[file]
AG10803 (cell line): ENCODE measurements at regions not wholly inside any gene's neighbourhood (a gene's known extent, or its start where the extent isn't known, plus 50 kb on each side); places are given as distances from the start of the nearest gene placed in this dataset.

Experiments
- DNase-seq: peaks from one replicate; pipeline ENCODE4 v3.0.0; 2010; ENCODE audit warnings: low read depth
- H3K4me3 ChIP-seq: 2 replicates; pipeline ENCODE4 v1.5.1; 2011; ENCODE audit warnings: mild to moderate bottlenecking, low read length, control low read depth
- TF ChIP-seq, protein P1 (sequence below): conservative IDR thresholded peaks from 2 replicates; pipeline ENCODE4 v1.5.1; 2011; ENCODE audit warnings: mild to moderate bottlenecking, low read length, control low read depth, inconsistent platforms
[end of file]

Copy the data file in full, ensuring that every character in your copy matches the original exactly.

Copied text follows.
AG10803 (cell line): ENCODE measurements at regions not wholly inside any gene's neighbourhood (a gene's known extent, or its start where the extent isn't known, plus 50 kb on each side); places are given as distances from the start of the nearest gene placed in this dataset.

Experiments
- DNase-seq: peaks from one replicate; pipeline ENCODE4 v3.0.0; 2010; ENCODE audit warnings: low read depth
- H3K4me3 ChIP-seq: 2 replicates; pipeline ENCODE4 v1.5.1; 2011; ENCODE audit warnings: mild to moderate bottlenecking, low read length, control low read depth
- TF ChIP-seq, protein P1 (sequence below): conservative IDR thresholded peaks from 2 replicates; pipeline ENCODE4 v1.5.1; 2011; ENCODE audit warnings: mild to moderate bottlenecking, low read length, control low read depth, inconsistent platforms